But, Mr Jadaun is uncomfortable about being hailed as a hero. “I am not a hero. I have taken oath to protect any Indian in danger. I was just doing my duty because I wasn’t willing to let people die under my watch. We were in a position to intervene and we did that,” he added.

Similar small acts of heroism – of Hindus and Muslims standing together – have also begun to emerge.

Subhash Sharma, from Ashok Nagar, one of the worst-affected areas, described how he ran to help after mobs set a mosque on fire.

“There were thousands of people in the mob and there were only a handful in the mosque. As soon as I saw it set on fire, I switched on the water pump in my house and ran there with a hose,” Mr Sharma told BBC Hindi.

Murtaza, a man from the same neighbourhood, said that he wanted to flee the area, but his Hindu neighbours told him not to leave.

“They assured us they would not let anybody harm us,” he said.

BBC Hindi’s Faisal Mohammed also spoke to two neighbours, a Hindu and a Muslim, from the Vijay park area in Maujpur, one of the areas worst-affected by the violence.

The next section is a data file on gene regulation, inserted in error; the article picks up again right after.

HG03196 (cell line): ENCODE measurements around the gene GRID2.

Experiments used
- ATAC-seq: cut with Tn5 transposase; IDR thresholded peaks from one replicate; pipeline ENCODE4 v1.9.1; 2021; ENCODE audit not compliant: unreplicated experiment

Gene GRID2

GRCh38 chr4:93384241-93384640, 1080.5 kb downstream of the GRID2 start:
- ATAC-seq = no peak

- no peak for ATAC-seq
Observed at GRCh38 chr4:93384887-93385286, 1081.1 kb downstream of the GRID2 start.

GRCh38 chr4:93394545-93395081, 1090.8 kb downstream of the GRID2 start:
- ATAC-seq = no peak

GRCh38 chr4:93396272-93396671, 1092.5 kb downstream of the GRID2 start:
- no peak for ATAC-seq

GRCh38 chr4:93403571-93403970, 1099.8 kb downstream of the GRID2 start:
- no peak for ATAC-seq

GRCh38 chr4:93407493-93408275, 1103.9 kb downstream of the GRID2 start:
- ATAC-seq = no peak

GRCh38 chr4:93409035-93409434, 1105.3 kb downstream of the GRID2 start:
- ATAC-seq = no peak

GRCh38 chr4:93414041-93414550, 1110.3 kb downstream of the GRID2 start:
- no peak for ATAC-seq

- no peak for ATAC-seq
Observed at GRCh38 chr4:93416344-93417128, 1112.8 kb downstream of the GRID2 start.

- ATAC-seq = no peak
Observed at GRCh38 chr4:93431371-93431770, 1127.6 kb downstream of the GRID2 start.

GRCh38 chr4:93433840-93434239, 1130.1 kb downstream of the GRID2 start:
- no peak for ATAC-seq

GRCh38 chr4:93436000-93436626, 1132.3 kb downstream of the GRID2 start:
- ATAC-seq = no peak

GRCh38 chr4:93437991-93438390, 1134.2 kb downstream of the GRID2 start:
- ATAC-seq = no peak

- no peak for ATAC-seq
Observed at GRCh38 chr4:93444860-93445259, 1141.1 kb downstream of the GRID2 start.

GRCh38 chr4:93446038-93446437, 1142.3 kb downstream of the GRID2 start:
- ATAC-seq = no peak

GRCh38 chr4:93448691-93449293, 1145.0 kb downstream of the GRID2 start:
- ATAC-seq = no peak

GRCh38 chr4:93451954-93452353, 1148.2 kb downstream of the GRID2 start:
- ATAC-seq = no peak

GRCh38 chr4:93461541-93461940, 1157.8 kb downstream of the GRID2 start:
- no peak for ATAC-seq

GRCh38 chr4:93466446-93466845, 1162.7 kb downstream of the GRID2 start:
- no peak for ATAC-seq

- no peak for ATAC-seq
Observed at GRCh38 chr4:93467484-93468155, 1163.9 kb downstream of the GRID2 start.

The two described how they rallied their neighbours to chase away a mob that had been burning vehicles and shattering windows in the vicinity. “The next day we shut the main road and people from the neighbourhood gathered together and sat outside,” one of the men, Jamaluddin Saifi, said.

Residents there also set up a “peace committee”, made up of both Hindus and Muslims, who went from house to house telling people not to believe rumours and to keep children inside.

As the Indian capital struggles to pick up the pieces, it is these stories that are giving residents some hope that life can eventually go back to normal.

https://www.bbc.com/news/world-asia-india-51670093